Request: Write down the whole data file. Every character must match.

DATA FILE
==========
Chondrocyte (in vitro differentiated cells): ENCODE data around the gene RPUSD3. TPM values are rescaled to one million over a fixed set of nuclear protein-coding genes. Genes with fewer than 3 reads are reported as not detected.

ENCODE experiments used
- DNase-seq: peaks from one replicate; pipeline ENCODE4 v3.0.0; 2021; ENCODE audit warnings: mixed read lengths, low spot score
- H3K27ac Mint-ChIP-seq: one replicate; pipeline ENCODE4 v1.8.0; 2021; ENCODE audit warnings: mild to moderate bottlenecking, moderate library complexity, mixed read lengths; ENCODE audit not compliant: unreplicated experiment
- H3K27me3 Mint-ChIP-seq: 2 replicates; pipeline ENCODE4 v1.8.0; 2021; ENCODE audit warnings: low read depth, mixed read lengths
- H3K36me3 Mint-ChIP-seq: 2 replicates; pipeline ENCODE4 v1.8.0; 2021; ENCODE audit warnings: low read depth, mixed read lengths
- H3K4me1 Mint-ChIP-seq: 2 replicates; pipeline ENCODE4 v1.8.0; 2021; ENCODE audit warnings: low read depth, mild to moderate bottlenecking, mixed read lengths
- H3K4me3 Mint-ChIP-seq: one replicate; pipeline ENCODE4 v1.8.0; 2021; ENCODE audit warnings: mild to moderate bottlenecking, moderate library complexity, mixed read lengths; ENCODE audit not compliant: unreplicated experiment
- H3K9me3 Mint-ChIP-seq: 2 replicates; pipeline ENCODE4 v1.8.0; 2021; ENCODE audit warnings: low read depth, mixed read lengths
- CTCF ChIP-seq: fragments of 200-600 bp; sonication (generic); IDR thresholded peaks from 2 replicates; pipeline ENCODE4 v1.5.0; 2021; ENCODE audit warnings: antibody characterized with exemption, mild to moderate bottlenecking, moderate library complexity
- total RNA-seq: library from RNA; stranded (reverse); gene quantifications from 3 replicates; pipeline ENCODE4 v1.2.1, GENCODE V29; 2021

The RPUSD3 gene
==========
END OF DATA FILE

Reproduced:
Chondrocyte (in vitro differentiated cells): ENCODE data around the gene RPUSD3. TPM values are rescaled to one million over a fixed set of nuclear protein-coding genes. Genes with fewer than 3 reads are reported as not detected.

ENCODE experiments used
- DNase-seq: peaks from one replicate; pipeline ENCODE4 v3.0.0; 2021; ENCODE audit warnings: mixed read lengths, low spot score
- H3K27ac Mint-ChIP-seq: one replicate; pipeline ENCODE4 v1.8.0; 2021; ENCODE audit warnings: mild to moderate bottlenecking, moderate library complexity, mixed read lengths; ENCODE audit not compliant: unreplicated experiment
- H3K27me3 Mint-ChIP-seq: 2 replicates; pipeline ENCODE4 v1.8.0; 2021; ENCODE audit warnings: low read depth, mixed read lengths
- H3K36me3 Mint-ChIP-seq: 2 replicates; pipeline ENCODE4 v1.8.0; 2021; ENCODE audit warnings: low read depth, mixed read lengths
- H3K4me1 Mint-ChIP-seq: 2 replicates; pipeline ENCODE4 v1.8.0; 2021; ENCODE audit warnings: low read depth, mild to moderate bottlenecking, mixed read lengths
- H3K4me3 Mint-ChIP-seq: one replicate; pipeline ENCODE4 v1.8.0; 2021; ENCODE audit warnings: mild to moderate bottlenecking, moderate library complexity, mixed read lengths; ENCODE audit not compliant: unreplicated experiment
- H3K9me3 Mint-ChIP-seq: 2 replicates; pipeline ENCODE4 v1.8.0; 2021; ENCODE audit warnings: low read depth, mixed read lengths
- CTCF ChIP-seq: fragments of 200-600 bp; sonication (generic); IDR thresholded peaks from 2 replicates; pipeline ENCODE4 v1.5.0; 2021; ENCODE audit warnings: antibody characterized with exemption, mild to moderate bottlenecking, moderate library complexity
- total RNA-seq: library from RNA; stranded (reverse); gene quantifications from 3 replicates; pipeline ENCODE4 v1.2.1, GENCODE V29; 2021

The RPUSD3 gene